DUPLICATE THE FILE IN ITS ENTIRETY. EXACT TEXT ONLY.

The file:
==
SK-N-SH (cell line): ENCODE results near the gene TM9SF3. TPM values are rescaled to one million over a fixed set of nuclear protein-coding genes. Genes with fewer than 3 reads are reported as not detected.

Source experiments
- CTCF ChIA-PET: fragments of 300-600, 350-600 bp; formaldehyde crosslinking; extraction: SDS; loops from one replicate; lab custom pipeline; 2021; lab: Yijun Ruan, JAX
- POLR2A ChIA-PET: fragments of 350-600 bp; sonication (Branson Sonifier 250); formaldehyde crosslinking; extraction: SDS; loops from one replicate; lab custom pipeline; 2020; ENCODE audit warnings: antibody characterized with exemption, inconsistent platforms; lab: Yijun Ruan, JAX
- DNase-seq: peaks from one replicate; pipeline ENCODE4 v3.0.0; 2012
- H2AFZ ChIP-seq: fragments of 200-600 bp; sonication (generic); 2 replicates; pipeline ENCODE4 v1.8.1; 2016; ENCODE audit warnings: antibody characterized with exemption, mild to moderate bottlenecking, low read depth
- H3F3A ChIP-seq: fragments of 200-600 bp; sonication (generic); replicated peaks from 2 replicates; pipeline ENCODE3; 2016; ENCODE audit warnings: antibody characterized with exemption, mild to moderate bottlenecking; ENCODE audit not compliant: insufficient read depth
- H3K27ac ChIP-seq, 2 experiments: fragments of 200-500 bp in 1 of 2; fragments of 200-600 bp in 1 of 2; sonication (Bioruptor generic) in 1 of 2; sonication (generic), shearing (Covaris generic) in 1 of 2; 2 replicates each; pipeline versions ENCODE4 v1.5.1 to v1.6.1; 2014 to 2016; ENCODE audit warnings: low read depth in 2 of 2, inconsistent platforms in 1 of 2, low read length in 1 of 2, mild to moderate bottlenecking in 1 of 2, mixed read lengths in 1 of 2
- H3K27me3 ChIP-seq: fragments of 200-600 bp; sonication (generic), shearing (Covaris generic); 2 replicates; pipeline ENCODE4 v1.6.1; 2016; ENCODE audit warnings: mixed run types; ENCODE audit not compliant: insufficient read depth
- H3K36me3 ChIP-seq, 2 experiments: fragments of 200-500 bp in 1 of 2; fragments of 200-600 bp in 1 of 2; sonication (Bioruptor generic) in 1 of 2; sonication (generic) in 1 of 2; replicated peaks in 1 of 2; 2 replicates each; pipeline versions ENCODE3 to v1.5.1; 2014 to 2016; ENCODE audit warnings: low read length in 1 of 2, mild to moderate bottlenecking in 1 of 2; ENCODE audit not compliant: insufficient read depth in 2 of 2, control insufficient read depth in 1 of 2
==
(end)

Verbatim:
SK-N-SH (cell line): ENCODE results near the gene TM9SF3. TPM values are rescaled to one million over a fixed set of nuclear protein-coding genes. Genes with fewer than 3 reads are reported as not detected.

Source experiments
- CTCF ChIA-PET: fragments of 300-600, 350-600 bp; formaldehyde crosslinking; extraction: SDS; loops from one replicate; lab custom pipeline; 2021; lab: Yijun Ruan, JAX
- POLR2A ChIA-PET: fragments of 350-600 bp; sonication (Branson Sonifier 250); formaldehyde crosslinking; extraction: SDS; loops from one replicate; lab custom pipeline; 2020; ENCODE audit warnings: antibody characterized with exemption, inconsistent platforms; lab: Yijun Ruan, JAX
- DNase-seq: peaks from one replicate; pipeline ENCODE4 v3.0.0; 2012
- H2AFZ ChIP-seq: fragments of 200-600 bp; sonication (generic); 2 replicates; pipeline ENCODE4 v1.8.1; 2016; ENCODE audit warnings: antibody characterized with exemption, mild to moderate bottlenecking, low read depth
- H3F3A ChIP-seq: fragments of 200-600 bp; sonication (generic); replicated peaks from 2 replicates; pipeline ENCODE3; 2016; ENCODE audit warnings: antibody characterized with exemption, mild to moderate bottlenecking; ENCODE audit not compliant: insufficient read depth
- H3K27ac ChIP-seq, 2 experiments: fragments of 200-500 bp in 1 of 2; fragments of 200-600 bp in 1 of 2; sonication (Bioruptor generic) in 1 of 2; sonication (generic), shearing (Covaris generic) in 1 of 2; 2 replicates each; pipeline versions ENCODE4 v1.5.1 to v1.6.1; 2014 to 2016; ENCODE audit warnings: low read depth in 2 of 2, inconsistent platforms in 1 of 2, low read length in 1 of 2, mild to moderate bottlenecking in 1 of 2, mixed read lengths in 1 of 2
- H3K27me3 ChIP-seq: fragments of 200-600 bp; sonication (generic), shearing (Covaris generic); 2 replicates; pipeline ENCODE4 v1.6.1; 2016; ENCODE audit warnings: mixed run types; ENCODE audit not compliant: insufficient read depth
- H3K36me3 ChIP-seq, 2 experiments: fragments of 200-500 bp in 1 of 2; fragments of 200-600 bp in 1 of 2; sonication (Bioruptor generic) in 1 of 2; sonication (generic) in 1 of 2; replicated peaks in 1 of 2; 2 replicates each; pipeline versions ENCODE3 to v1.5.1; 2014 to 2016; ENCODE audit warnings: low read length in 1 of 2, mild to moderate bottlenecking in 1 of 2; ENCODE audit not compliant: insufficient read depth in 2 of 2, control insufficient read depth in 1 of 2